Once upon a time there was a girl that drank Moscato with her meal. I hang my head as I admit that the girl committing that faux pas was me. In my defense, I was whatever today’s millennials would have been 15 years ago and just wanted to feel grown up drinking wine. I hadn’t yet acquired a taste for wine, and so I sipped my Moscato unabashedly. When my palette grew up, I turned my nose up at all dessert wines…until I met Bordeaux’s Sauternes.
What is Sauternes?
The sweet French wine comes from one of the country’s most famous wine regions, Bordeaux, and is made from Sémillon, Sauvignon Blanc and Muscadelle grapes. The typical days with morning mists that burn off and turn into warm, dry afternoons create the perfect conditions for fostering a type of fungus that lands on the grapes and slowly turns them into something that looks like raisins on the vine.
Wait, fungus that causes grapes to shrivel up is a good thing? Yes! The fungus in the right conditions is essentially sucking the water out of the grapes while naturally concentrating their sugars and creating amazing flavor compounds. When picked at the precise right moment of noble rot, what is left behind is a grape with an intensely sweet and flavorful juice.
The first wine outing on my Viking River Chateaux, Rivers & Wine cruise, a fantastic 8-day voyage through Bordeaux wine country and must for wine-lovers, was to a Sauternes tasting. With around 140 passengers on board, I was thrilled to see that we wouldn’t all be crowding into the same castle and tasting room.
I was in the lucky bunch to set off to Chateau de Myrat, a beautiful castle set amongst their 22 hectares of vineyards. Chateau de Myrat was classified under Napoleon III during the classification of Medoc, Sauternes and Barsac wines in 1855 as a Grand Cru of Second Growth (Deuxième Cru). In the very simplest of terms that meant I was about to try one of the best Sauternes in Bordeaux.
As we learned about Sauternes and its complicated production, we toured the barrel room, gardens and said hello to the peacocks and turkeys that call Chateau de Myrat home.
Wine making is always a risky business, but even more so with the production of Sauternes since it is completely reliant on the botrytis (fungus) developing in the vineyard. Some years it just doesn’t develop at all and 2012 was a particularly bad year because of all the rain. This is just one factor that makes Sauternes such an expensive dessert wine.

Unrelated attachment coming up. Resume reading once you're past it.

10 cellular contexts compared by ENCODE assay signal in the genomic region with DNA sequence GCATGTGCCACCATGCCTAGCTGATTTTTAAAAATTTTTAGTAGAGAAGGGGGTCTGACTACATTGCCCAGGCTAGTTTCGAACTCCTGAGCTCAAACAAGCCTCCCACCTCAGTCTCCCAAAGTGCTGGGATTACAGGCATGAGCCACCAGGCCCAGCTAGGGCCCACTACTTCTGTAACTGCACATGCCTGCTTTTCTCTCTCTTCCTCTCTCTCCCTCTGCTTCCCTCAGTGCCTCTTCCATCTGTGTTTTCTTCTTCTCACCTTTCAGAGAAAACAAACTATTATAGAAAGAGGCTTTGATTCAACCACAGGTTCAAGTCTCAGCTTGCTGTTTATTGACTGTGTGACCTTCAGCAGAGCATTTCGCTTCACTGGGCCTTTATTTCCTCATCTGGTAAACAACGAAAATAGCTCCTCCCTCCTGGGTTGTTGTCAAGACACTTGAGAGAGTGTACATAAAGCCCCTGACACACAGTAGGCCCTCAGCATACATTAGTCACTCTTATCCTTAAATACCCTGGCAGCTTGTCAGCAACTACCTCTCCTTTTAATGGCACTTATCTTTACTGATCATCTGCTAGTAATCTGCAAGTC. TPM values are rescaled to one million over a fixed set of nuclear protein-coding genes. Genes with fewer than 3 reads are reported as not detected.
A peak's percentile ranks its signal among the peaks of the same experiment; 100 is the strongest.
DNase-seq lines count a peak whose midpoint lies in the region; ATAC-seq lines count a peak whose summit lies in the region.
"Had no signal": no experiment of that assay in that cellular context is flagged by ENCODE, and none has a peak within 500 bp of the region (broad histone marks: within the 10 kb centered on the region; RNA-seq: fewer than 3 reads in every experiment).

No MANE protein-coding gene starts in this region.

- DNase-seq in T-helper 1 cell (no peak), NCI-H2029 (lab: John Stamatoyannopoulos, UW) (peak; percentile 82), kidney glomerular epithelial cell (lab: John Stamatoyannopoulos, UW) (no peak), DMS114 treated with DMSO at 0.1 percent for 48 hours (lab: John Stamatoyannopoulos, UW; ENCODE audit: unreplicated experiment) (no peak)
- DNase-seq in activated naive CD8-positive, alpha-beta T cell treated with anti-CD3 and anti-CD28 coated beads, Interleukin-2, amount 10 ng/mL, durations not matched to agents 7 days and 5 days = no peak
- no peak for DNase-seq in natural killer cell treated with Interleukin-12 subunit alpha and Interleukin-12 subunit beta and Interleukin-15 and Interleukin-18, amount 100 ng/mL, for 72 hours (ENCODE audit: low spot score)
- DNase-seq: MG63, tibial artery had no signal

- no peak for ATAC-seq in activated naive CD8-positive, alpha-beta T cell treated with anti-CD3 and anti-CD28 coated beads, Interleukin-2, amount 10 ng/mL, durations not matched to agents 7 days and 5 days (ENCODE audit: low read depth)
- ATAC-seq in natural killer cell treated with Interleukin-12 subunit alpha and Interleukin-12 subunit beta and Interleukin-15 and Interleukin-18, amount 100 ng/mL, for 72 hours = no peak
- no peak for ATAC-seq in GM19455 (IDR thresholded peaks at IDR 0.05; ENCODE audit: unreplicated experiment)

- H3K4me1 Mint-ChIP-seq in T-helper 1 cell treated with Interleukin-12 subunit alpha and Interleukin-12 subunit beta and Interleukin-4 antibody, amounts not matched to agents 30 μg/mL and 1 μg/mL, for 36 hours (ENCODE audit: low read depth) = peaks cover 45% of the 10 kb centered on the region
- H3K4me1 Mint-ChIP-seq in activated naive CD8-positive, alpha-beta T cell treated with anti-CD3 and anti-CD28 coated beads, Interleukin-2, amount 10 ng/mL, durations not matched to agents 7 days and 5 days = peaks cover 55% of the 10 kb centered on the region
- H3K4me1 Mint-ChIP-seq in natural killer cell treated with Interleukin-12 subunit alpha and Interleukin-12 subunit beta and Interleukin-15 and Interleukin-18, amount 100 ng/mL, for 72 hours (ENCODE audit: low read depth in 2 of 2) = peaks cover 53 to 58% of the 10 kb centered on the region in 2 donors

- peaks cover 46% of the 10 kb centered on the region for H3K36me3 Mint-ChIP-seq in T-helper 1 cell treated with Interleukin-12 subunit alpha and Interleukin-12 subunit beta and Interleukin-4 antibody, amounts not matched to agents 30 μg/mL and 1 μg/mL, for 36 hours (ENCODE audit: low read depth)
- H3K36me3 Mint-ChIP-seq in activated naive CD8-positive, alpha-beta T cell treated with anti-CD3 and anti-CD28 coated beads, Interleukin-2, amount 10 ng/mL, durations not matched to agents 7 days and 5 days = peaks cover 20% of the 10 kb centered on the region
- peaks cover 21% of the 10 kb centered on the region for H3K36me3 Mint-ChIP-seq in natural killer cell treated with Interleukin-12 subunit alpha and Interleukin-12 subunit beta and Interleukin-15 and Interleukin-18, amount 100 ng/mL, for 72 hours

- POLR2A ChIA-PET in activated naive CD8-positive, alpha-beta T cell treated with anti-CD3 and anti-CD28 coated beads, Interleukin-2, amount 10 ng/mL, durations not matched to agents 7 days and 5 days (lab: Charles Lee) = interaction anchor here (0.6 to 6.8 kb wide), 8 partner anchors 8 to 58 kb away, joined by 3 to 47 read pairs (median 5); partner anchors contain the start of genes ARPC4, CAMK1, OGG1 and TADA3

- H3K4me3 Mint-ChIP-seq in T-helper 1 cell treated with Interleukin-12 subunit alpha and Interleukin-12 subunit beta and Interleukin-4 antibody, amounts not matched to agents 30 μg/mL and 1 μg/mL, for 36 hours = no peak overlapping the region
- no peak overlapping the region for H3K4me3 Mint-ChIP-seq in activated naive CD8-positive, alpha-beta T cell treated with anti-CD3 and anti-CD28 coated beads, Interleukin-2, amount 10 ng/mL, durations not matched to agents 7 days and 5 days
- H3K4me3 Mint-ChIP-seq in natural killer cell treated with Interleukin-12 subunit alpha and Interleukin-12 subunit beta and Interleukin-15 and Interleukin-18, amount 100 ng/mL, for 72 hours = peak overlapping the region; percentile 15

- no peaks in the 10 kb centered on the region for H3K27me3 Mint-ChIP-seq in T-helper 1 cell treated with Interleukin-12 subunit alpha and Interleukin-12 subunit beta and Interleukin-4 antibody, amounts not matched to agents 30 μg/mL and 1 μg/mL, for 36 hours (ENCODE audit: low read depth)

While I wouldn’t bat an eye at a bottle of Château Margaux fetching the price tag of over $200,000 per bottle, I was surprised to learn an 1811 bottle of Chateau d’Yquem was recently purchased for $140,000.
Touring vineyards is always a tease of anticipation and I couldn’t wait to taste the vintages. We started with the youngest, a 2011. It was very concentrated and rich; good, but nothing I felt a need to write home about.
This was my first experience with a vineyard that only produces one wine year after year. So as the glasses of 2009 were poured, the anticipation I usually feel watching the amber liquid streak down the sides of the glass just wasn’t there. But as I swirled the glass and the aromas were released, I realized that this wine may have the same name but it was something entirely different. The flavors were like layers, unfolding one by one. This was spicy. This is could see myself enjoying with a cheese plate.
Finally we tasted a 2006, the sweetest of the three vintages and declared the least favorite by nearly our entire group. Great vintages arrive about once a decade and there was no denying that 2009 had been a great year.
That night back on the ship I did not turn down the Sauternes that was offered with the afternoon dinner cheese plate.
Know Before You Go
My Chateaux, Rivers & Wine cruise was provided by Viking River Cruises in order to bring you this story. However, Luxe Adventure Traveler maintains full editorial control of the content published on this site. As always, all thoughts, opinions, and enthusiasm for travel are entirely our own.